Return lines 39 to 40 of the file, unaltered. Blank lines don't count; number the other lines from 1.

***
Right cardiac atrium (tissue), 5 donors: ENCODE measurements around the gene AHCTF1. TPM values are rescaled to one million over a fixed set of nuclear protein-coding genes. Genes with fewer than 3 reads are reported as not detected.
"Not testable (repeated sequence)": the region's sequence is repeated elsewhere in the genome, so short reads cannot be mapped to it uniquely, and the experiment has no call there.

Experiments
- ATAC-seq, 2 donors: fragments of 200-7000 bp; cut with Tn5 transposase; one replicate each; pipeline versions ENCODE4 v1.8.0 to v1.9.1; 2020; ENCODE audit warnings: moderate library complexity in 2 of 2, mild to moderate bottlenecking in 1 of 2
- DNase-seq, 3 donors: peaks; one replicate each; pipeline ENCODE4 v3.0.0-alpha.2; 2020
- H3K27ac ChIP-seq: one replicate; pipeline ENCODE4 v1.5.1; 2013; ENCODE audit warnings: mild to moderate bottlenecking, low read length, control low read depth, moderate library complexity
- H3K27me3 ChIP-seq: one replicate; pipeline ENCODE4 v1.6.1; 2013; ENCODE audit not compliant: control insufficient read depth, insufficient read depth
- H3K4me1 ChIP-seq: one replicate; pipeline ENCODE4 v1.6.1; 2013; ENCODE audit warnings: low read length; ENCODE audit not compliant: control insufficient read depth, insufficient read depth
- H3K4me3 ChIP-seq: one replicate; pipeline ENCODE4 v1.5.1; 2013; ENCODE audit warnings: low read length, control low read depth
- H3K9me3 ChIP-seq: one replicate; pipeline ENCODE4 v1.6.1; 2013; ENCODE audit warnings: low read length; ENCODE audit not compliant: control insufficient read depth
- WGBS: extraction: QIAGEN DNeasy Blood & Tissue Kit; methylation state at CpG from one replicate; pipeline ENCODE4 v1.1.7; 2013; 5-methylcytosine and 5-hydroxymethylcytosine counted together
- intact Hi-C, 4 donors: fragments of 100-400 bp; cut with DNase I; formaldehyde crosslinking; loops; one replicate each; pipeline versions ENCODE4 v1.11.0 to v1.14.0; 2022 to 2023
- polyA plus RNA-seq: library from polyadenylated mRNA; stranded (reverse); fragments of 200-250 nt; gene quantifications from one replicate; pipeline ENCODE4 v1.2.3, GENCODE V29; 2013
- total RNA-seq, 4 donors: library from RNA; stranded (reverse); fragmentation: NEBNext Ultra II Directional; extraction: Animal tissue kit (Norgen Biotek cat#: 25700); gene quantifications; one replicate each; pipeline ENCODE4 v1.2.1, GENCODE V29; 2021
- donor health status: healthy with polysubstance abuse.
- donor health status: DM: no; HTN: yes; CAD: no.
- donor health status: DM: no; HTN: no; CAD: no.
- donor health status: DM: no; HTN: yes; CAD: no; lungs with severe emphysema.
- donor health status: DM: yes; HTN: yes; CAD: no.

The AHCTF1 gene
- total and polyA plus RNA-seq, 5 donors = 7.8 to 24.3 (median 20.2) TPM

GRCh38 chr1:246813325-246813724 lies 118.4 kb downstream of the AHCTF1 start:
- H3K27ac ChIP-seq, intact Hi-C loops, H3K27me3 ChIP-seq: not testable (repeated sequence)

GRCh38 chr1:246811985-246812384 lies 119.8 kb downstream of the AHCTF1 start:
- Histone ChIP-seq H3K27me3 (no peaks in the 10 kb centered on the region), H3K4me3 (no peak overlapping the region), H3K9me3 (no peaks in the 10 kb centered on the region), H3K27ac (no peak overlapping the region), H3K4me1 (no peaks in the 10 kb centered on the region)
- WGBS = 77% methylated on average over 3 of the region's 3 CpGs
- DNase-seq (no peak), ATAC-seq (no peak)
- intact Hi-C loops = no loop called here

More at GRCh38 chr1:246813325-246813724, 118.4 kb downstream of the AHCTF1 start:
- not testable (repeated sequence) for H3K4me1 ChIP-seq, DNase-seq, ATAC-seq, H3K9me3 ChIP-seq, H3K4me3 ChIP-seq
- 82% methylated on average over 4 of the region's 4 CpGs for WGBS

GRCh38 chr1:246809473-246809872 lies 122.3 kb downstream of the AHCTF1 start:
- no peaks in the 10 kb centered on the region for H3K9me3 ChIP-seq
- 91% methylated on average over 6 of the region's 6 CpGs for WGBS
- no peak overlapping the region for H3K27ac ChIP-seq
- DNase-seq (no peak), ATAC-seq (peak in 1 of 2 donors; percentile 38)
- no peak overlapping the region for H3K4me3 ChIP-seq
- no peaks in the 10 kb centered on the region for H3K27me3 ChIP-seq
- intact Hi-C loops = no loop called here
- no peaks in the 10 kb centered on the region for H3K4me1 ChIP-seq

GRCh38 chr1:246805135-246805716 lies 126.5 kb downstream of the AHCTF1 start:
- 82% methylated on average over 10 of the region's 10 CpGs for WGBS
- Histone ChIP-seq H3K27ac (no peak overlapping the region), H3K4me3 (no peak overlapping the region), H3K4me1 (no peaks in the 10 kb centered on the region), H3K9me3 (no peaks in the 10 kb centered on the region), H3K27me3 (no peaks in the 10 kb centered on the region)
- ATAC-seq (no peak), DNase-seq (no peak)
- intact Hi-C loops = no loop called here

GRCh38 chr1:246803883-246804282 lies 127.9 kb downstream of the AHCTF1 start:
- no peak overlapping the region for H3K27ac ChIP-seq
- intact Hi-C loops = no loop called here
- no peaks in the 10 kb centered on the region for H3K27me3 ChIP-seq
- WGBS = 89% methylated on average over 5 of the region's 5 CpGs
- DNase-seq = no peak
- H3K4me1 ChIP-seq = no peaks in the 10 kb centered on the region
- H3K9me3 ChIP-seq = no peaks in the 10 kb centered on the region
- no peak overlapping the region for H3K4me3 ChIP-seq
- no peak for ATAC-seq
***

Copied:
- intact Hi-C loops = no loop called here
- no peaks in the 10 kb centered on the region for H3K4me1 ChIP-seq